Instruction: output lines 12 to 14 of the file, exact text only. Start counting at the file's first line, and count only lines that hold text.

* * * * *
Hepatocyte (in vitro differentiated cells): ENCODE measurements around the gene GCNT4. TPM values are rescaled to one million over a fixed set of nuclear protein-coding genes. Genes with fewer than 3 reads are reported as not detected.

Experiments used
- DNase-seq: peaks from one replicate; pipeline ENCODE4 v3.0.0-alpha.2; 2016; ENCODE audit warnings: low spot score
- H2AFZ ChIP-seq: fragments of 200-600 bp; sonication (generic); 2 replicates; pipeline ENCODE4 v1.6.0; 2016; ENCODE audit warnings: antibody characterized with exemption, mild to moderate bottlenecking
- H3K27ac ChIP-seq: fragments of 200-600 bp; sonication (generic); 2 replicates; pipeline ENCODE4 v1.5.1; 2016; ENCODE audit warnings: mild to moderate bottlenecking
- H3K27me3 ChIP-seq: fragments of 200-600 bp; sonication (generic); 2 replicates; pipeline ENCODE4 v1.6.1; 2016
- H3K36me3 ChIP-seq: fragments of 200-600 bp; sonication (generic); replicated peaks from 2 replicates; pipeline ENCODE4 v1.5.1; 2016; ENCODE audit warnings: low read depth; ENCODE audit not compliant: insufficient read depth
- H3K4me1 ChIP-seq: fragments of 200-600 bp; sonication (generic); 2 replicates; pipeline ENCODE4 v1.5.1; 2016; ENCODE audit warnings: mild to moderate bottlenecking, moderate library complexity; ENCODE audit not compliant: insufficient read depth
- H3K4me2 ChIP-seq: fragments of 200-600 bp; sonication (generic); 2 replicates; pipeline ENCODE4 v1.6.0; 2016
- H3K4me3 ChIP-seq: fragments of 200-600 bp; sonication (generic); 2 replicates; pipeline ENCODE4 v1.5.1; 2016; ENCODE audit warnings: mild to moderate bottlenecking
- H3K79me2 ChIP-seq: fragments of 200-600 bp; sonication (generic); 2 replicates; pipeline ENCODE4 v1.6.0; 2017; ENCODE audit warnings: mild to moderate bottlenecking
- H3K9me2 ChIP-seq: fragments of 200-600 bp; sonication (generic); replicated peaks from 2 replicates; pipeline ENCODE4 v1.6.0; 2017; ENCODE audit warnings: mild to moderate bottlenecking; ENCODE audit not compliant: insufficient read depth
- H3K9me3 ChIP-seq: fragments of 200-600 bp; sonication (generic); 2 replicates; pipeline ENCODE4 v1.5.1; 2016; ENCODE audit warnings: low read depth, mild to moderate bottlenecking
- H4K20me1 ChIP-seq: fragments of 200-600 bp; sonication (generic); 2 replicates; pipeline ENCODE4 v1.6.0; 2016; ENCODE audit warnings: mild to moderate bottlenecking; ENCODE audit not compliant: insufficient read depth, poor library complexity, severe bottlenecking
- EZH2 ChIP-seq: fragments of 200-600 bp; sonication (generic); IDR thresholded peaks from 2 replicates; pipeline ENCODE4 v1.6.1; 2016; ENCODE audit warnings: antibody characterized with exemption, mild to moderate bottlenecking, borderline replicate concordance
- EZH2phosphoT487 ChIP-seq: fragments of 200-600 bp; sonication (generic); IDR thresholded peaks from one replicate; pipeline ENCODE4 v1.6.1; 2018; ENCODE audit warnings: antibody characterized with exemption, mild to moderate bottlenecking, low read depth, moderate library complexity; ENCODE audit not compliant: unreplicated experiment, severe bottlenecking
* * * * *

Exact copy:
- H3K9me2 ChIP-seq: fragments of 200-600 bp; sonication (generic); replicated peaks from 2 replicates; pipeline ENCODE4 v1.6.0; 2017; ENCODE audit warnings: mild to moderate bottlenecking; ENCODE audit not compliant: insufficient read depth
- H3K9me3 ChIP-seq: fragments of 200-600 bp; sonication (generic); 2 replicates; pipeline ENCODE4 v1.5.1; 2016; ENCODE audit warnings: low read depth, mild to moderate bottlenecking
- H4K20me1 ChIP-seq: fragments of 200-600 bp; sonication (generic); 2 replicates; pipeline ENCODE4 v1.6.0; 2016; ENCODE audit warnings: mild to moderate bottlenecking; ENCODE audit not compliant: insufficient read depth, poor library complexity, severe bottlenecking